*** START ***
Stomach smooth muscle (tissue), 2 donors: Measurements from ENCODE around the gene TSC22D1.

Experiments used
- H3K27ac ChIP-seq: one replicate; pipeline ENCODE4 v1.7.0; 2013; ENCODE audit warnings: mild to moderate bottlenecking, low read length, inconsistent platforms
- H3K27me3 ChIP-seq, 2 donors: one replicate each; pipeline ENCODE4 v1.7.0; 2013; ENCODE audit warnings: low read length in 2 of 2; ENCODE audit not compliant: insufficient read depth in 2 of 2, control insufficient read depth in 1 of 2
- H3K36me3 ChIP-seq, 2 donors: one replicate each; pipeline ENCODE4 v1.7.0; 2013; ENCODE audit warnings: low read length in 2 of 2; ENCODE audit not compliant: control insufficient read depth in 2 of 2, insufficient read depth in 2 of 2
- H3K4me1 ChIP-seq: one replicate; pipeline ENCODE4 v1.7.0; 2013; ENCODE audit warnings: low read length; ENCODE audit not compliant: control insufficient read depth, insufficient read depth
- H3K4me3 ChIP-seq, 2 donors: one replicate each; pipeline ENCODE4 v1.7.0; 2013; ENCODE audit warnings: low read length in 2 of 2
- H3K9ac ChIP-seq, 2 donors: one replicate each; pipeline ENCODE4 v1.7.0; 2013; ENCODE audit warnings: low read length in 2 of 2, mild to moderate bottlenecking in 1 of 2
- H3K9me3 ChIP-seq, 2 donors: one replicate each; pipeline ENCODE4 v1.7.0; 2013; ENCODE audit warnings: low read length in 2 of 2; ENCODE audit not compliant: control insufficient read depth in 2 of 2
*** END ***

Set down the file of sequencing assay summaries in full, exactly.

Stomach smooth muscle (tissue), 2 donors: Measurements from ENCODE around the gene TSC22D1.

Experiments used
- H3K27ac ChIP-seq: one replicate; pipeline ENCODE4 v1.7.0; 2013; ENCODE audit warnings: mild to moderate bottlenecking, low read length, inconsistent platforms
- H3K27me3 ChIP-seq, 2 donors: one replicate each; pipeline ENCODE4 v1.7.0; 2013; ENCODE audit warnings: low read length in 2 of 2; ENCODE audit not compliant: insufficient read depth in 2 of 2, control insufficient read depth in 1 of 2
- H3K36me3 ChIP-seq, 2 donors: one replicate each; pipeline ENCODE4 v1.7.0; 2013; ENCODE audit warnings: low read length in 2 of 2; ENCODE audit not compliant: control insufficient read depth in 2 of 2, insufficient read depth in 2 of 2
- H3K4me1 ChIP-seq: one replicate; pipeline ENCODE4 v1.7.0; 2013; ENCODE audit warnings: low read length; ENCODE audit not compliant: control insufficient read depth, insufficient read depth
- H3K4me3 ChIP-seq, 2 donors: one replicate each; pipeline ENCODE4 v1.7.0; 2013; ENCODE audit warnings: low read length in 2 of 2
- H3K9ac ChIP-seq, 2 donors: one replicate each; pipeline ENCODE4 v1.7.0; 2013; ENCODE audit warnings: low read length in 2 of 2, mild to moderate bottlenecking in 1 of 2
- H3K9me3 ChIP-seq, 2 donors: one replicate each; pipeline ENCODE4 v1.7.0; 2013; ENCODE audit warnings: low read length in 2 of 2; ENCODE audit not compliant: control insufficient read depth in 2 of 2